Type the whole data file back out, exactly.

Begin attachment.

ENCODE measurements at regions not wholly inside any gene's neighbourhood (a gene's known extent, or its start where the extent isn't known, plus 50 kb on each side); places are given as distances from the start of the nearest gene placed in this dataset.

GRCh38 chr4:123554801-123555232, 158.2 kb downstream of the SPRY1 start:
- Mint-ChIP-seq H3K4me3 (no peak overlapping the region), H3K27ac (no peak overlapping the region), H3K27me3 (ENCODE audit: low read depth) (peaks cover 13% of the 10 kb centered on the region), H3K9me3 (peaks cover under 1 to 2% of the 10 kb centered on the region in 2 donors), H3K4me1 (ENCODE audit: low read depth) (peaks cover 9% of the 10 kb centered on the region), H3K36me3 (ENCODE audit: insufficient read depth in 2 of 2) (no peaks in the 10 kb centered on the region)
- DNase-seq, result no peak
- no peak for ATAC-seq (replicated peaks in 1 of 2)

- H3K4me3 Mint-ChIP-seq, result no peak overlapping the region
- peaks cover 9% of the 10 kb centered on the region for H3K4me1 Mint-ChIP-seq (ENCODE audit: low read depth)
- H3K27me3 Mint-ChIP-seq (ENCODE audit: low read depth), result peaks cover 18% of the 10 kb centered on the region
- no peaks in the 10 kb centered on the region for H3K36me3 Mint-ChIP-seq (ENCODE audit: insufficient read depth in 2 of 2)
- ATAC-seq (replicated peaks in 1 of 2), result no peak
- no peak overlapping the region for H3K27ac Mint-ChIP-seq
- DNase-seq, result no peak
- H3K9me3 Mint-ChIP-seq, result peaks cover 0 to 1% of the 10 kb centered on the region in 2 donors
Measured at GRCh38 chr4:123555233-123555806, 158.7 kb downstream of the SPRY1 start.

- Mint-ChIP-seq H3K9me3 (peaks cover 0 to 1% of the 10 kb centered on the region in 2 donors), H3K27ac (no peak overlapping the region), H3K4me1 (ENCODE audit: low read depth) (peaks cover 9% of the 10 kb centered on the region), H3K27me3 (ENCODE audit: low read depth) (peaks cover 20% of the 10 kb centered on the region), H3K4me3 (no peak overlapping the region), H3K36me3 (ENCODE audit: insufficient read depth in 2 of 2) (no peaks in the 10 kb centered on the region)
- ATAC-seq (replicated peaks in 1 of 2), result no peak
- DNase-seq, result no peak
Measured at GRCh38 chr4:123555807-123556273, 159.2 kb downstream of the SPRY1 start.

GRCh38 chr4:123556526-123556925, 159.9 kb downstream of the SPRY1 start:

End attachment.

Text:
ENCODE measurements at regions not wholly inside any gene's neighbourhood (a gene's known extent, or its start where the extent isn't known, plus 50 kb on each side); places are given as distances from the start of the nearest gene placed in this dataset.

GRCh38 chr4:123554801-123555232, 158.2 kb downstream of the SPRY1 start:
- Mint-ChIP-seq H3K4me3 (no peak overlapping the region), H3K27ac (no peak overlapping the region), H3K27me3 (ENCODE audit: low read depth) (peaks cover 13% of the 10 kb centered on the region), H3K9me3 (peaks cover under 1 to 2% of the 10 kb centered on the region in 2 donors), H3K4me1 (ENCODE audit: low read depth) (peaks cover 9% of the 10 kb centered on the region), H3K36me3 (ENCODE audit: insufficient read depth in 2 of 2) (no peaks in the 10 kb centered on the region)
- DNase-seq, result no peak
- no peak for ATAC-seq (replicated peaks in 1 of 2)

- H3K4me3 Mint-ChIP-seq, result no peak overlapping the region
- peaks cover 9% of the 10 kb centered on the region for H3K4me1 Mint-ChIP-seq (ENCODE audit: low read depth)
- H3K27me3 Mint-ChIP-seq (ENCODE audit: low read depth), result peaks cover 18% of the 10 kb centered on the region
- no peaks in the 10 kb centered on the region for H3K36me3 Mint-ChIP-seq (ENCODE audit: insufficient read depth in 2 of 2)
- ATAC-seq (replicated peaks in 1 of 2), result no peak
- no peak overlapping the region for H3K27ac Mint-ChIP-seq
- DNase-seq, result no peak
- H3K9me3 Mint-ChIP-seq, result peaks cover 0 to 1% of the 10 kb centered on the region in 2 donors
Measured at GRCh38 chr4:123555233-123555806, 158.7 kb downstream of the SPRY1 start.

- Mint-ChIP-seq H3K9me3 (peaks cover 0 to 1% of the 10 kb centered on the region in 2 donors), H3K27ac (no peak overlapping the region), H3K4me1 (ENCODE audit: low read depth) (peaks cover 9% of the 10 kb centered on the region), H3K27me3 (ENCODE audit: low read depth) (peaks cover 20% of the 10 kb centered on the region), H3K4me3 (no peak overlapping the region), H3K36me3 (ENCODE audit: insufficient read depth in 2 of 2) (no peaks in the 10 kb centered on the region)
- ATAC-seq (replicated peaks in 1 of 2), result no peak
- DNase-seq, result no peak
Measured at GRCh38 chr4:123555807-123556273, 159.2 kb downstream of the SPRY1 start.

GRCh38 chr4:123556526-123556925, 159.9 kb downstream of the SPRY1 start: